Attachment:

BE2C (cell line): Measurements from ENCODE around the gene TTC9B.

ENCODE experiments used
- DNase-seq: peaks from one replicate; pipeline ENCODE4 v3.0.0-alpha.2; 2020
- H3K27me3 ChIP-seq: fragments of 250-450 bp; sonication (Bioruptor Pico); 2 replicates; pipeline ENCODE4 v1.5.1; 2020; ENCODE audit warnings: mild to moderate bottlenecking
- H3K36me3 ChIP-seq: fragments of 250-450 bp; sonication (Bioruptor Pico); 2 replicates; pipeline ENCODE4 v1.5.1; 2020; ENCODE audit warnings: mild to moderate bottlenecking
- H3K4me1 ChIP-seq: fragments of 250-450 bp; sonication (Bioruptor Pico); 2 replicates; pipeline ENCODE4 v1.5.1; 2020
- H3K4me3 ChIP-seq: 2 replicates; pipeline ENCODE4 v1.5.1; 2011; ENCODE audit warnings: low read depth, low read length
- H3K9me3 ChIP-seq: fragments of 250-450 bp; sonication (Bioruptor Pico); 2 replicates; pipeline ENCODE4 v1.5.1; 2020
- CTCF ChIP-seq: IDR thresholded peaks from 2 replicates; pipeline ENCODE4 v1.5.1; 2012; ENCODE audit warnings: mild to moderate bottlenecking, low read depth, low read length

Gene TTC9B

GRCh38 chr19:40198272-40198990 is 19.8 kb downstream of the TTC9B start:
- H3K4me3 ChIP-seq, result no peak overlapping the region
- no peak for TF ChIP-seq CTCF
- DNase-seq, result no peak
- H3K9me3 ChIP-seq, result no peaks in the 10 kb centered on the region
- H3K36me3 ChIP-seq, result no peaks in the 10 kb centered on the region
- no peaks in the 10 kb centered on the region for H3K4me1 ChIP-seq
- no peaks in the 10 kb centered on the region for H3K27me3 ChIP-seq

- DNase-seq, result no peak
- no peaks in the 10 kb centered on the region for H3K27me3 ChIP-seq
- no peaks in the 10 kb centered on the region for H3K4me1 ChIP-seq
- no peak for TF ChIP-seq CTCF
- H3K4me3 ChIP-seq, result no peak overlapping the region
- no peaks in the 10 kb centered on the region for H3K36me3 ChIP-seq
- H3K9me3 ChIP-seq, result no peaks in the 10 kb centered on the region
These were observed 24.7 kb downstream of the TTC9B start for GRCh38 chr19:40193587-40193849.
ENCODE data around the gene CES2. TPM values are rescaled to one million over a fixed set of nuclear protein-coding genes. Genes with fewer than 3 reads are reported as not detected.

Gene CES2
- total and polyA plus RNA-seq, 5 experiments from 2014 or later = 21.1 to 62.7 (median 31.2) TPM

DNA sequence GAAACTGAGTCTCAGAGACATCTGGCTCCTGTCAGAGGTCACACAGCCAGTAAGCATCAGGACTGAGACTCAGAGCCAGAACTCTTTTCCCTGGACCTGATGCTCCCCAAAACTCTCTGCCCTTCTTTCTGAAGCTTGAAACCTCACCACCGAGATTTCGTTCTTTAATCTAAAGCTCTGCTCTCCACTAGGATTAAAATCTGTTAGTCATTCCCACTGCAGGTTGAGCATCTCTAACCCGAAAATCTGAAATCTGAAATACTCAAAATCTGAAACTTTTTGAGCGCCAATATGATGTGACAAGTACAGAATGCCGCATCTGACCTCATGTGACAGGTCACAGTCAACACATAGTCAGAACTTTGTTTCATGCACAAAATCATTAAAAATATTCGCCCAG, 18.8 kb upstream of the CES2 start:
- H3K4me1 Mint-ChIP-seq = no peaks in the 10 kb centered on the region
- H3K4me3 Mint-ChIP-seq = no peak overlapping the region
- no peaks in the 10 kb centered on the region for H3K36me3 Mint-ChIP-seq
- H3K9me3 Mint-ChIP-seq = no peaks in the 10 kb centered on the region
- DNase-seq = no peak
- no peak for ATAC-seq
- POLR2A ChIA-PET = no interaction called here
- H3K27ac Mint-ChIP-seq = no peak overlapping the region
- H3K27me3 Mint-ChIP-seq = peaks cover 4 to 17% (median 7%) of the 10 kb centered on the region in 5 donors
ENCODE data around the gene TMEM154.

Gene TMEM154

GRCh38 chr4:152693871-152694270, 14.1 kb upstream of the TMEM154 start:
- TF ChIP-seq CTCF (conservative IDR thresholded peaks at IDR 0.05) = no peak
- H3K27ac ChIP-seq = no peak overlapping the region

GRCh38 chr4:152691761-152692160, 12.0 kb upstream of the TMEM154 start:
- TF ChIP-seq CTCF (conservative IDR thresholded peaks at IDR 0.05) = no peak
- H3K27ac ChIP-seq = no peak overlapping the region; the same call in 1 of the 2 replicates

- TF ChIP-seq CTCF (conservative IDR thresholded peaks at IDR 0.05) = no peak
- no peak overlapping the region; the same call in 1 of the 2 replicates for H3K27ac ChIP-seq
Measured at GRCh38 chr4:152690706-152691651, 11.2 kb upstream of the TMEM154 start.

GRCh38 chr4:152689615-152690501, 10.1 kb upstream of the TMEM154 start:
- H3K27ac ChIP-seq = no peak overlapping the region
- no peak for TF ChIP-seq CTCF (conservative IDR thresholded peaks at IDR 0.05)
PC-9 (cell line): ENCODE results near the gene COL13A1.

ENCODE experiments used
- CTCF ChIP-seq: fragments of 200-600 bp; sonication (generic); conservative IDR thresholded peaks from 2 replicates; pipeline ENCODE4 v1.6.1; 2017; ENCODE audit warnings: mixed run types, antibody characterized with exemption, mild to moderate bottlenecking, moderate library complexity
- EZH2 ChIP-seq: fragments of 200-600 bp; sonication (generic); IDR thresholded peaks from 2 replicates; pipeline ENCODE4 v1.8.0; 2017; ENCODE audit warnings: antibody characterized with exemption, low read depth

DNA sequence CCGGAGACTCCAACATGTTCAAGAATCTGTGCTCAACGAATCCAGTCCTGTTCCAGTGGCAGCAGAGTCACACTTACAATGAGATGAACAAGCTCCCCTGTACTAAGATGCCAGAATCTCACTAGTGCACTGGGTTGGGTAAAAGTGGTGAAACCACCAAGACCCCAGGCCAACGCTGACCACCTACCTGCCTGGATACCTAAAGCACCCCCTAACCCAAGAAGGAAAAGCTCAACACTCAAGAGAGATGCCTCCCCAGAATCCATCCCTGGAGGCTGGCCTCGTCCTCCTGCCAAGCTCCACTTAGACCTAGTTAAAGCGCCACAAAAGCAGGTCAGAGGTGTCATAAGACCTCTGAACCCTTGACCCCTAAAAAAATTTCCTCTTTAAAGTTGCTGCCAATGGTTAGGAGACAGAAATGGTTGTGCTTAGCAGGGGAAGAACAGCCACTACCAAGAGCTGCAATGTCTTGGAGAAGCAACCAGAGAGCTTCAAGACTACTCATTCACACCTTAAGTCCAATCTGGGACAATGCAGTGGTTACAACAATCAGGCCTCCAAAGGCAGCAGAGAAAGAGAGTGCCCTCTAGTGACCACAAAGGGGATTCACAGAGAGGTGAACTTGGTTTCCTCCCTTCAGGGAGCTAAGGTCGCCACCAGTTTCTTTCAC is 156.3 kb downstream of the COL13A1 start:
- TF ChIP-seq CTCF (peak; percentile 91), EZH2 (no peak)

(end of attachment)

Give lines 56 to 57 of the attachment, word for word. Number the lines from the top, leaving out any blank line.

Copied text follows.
- CTCF ChIP-seq: fragments of 200-600 bp; sonication (generic); conservative IDR thresholded peaks from 2 replicates; pipeline ENCODE4 v1.6.1; 2017; ENCODE audit warnings: mixed run types, antibody characterized with exemption, mild to moderate bottlenecking, moderate library complexity
- EZH2 ChIP-seq: fragments of 200-600 bp; sonication (generic); IDR thresholded peaks from 2 replicates; pipeline ENCODE4 v1.8.0; 2017; ENCODE audit warnings: antibody characterized with exemption, low read depth